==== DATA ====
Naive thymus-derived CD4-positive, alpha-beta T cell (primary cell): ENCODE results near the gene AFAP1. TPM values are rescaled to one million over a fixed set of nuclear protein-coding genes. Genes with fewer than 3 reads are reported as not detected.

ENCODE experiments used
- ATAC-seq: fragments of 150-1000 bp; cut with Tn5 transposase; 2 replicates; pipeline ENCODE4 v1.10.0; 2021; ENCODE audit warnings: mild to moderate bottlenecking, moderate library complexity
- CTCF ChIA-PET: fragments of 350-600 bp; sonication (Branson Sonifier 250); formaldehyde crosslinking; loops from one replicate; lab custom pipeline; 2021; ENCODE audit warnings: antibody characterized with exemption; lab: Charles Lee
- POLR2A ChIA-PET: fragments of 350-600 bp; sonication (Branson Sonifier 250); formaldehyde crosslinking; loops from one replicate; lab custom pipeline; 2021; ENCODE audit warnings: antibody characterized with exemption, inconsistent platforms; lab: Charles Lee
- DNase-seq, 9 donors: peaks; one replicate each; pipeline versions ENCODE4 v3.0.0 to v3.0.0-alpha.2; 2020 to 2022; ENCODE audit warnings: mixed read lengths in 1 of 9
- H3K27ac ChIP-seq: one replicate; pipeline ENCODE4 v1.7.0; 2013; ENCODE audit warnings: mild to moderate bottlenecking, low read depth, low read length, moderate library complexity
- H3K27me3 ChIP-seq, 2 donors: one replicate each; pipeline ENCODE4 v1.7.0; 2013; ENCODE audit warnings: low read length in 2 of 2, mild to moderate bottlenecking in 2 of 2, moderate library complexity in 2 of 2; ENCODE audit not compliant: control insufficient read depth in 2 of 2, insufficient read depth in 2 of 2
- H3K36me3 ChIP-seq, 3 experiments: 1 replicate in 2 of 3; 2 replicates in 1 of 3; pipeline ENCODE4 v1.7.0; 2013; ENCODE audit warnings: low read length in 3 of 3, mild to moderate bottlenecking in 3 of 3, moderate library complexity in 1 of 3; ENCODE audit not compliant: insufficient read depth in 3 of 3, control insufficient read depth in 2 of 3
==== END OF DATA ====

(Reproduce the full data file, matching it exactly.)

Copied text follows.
Naive thymus-derived CD4-positive, alpha-beta T cell (primary cell): ENCODE results near the gene AFAP1. TPM values are rescaled to one million over a fixed set of nuclear protein-coding genes. Genes with fewer than 3 reads are reported as not detected.

ENCODE experiments used
- ATAC-seq: fragments of 150-1000 bp; cut with Tn5 transposase; 2 replicates; pipeline ENCODE4 v1.10.0; 2021; ENCODE audit warnings: mild to moderate bottlenecking, moderate library complexity
- CTCF ChIA-PET: fragments of 350-600 bp; sonication (Branson Sonifier 250); formaldehyde crosslinking; loops from one replicate; lab custom pipeline; 2021; ENCODE audit warnings: antibody characterized with exemption; lab: Charles Lee
- POLR2A ChIA-PET: fragments of 350-600 bp; sonication (Branson Sonifier 250); formaldehyde crosslinking; loops from one replicate; lab custom pipeline; 2021; ENCODE audit warnings: antibody characterized with exemption, inconsistent platforms; lab: Charles Lee
- DNase-seq, 9 donors: peaks; one replicate each; pipeline versions ENCODE4 v3.0.0 to v3.0.0-alpha.2; 2020 to 2022; ENCODE audit warnings: mixed read lengths in 1 of 9
- H3K27ac ChIP-seq: one replicate; pipeline ENCODE4 v1.7.0; 2013; ENCODE audit warnings: mild to moderate bottlenecking, low read depth, low read length, moderate library complexity
- H3K27me3 ChIP-seq, 2 donors: one replicate each; pipeline ENCODE4 v1.7.0; 2013; ENCODE audit warnings: low read length in 2 of 2, mild to moderate bottlenecking in 2 of 2, moderate library complexity in 2 of 2; ENCODE audit not compliant: control insufficient read depth in 2 of 2, insufficient read depth in 2 of 2
- H3K36me3 ChIP-seq, 3 experiments: 1 replicate in 2 of 3; 2 replicates in 1 of 3; pipeline ENCODE4 v1.7.0; 2013; ENCODE audit warnings: low read length in 3 of 3, mild to moderate bottlenecking in 3 of 3, moderate library complexity in 1 of 3; ENCODE audit not compliant: insufficient read depth in 3 of 3, control insufficient read depth in 2 of 3